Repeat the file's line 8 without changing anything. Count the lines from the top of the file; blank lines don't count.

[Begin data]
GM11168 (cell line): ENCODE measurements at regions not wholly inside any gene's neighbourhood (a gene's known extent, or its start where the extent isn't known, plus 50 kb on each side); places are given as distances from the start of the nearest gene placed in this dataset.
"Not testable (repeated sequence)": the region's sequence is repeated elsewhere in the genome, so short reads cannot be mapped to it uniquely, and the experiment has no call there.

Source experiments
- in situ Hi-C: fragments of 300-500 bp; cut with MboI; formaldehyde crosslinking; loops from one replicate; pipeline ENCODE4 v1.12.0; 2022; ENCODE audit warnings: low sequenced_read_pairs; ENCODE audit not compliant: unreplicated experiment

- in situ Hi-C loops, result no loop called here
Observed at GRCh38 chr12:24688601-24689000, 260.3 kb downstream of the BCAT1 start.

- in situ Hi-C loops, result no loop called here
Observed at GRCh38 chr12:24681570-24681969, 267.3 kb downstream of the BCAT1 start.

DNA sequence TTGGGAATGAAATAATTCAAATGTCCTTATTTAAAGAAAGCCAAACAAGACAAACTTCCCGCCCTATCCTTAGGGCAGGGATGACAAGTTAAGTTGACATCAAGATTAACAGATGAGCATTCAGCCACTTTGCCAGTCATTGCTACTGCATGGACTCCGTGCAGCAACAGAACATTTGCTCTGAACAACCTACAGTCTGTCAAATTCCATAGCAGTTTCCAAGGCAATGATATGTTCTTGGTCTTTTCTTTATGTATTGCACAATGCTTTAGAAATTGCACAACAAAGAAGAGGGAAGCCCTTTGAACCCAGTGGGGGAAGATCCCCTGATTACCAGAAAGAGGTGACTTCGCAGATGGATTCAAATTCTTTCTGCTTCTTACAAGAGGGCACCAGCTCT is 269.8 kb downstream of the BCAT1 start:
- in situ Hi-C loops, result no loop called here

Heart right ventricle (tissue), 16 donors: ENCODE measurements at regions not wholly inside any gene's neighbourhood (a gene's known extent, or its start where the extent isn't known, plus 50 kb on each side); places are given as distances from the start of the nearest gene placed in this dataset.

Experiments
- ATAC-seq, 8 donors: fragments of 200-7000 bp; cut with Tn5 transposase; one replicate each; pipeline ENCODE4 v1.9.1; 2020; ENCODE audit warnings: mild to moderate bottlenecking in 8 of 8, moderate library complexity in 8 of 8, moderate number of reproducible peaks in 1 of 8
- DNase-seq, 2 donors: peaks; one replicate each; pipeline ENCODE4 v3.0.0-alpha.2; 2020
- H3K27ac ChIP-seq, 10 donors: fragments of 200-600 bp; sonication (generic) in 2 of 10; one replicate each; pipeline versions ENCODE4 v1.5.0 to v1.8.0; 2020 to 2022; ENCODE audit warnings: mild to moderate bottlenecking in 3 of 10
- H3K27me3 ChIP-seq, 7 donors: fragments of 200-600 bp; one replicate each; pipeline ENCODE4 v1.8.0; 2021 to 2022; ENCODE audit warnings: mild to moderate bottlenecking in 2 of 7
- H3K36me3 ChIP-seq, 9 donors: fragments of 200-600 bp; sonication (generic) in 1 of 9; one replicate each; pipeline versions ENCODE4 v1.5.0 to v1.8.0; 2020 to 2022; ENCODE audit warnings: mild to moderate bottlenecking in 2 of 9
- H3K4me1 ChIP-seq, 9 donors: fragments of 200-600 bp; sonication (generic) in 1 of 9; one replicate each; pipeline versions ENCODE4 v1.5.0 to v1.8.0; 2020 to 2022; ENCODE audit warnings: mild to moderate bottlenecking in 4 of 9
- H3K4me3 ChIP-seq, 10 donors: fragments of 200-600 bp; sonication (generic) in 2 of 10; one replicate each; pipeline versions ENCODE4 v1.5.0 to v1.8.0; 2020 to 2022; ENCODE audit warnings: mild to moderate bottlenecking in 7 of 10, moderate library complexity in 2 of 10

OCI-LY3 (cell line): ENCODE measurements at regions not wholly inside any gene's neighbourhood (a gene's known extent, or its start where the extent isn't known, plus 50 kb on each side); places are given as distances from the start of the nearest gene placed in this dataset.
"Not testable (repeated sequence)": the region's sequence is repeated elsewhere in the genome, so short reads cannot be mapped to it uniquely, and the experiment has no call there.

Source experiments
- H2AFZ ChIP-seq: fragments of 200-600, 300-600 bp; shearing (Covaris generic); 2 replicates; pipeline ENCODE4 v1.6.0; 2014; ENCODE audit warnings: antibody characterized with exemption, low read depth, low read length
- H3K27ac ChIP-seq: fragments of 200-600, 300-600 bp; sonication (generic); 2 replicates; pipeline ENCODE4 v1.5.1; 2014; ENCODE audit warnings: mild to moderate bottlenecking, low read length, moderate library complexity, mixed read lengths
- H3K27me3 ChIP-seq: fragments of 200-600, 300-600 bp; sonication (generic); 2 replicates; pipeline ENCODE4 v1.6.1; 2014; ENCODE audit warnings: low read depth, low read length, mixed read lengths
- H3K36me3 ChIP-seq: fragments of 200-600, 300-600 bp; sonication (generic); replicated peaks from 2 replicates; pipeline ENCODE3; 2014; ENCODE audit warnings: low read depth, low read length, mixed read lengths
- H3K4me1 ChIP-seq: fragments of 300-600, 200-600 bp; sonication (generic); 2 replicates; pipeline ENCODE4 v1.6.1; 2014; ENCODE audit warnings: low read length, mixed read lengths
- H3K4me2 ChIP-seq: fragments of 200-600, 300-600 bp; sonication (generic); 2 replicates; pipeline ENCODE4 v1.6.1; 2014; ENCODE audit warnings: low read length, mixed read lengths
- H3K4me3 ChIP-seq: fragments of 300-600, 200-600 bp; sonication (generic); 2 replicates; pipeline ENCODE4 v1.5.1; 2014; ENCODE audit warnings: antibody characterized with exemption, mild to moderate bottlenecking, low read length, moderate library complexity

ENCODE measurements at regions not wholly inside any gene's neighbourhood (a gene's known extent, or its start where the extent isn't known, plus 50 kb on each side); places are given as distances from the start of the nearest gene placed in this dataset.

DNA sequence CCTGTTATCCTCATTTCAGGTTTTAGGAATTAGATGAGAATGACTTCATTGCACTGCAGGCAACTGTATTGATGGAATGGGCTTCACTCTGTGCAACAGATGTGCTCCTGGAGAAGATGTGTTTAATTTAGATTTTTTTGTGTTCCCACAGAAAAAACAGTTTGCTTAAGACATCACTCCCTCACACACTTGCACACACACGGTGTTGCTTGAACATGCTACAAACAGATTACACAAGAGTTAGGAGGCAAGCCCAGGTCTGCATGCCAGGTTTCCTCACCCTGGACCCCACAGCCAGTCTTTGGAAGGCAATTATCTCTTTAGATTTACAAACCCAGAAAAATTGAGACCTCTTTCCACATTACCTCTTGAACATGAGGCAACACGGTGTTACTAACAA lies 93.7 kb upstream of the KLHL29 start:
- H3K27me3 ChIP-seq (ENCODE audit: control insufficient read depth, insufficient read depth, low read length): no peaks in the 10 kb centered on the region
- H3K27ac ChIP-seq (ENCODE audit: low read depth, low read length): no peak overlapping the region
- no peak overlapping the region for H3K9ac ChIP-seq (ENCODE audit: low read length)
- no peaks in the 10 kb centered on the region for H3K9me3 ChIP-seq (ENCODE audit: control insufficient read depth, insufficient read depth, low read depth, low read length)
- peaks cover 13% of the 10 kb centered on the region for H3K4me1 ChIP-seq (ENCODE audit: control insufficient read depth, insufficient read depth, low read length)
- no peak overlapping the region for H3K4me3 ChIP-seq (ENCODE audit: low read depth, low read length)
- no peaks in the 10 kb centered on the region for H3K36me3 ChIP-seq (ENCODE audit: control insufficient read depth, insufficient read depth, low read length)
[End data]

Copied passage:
Observed at GRCh38 chr12:24681570-24681969, 267.3 kb downstream of the BCAT1 start.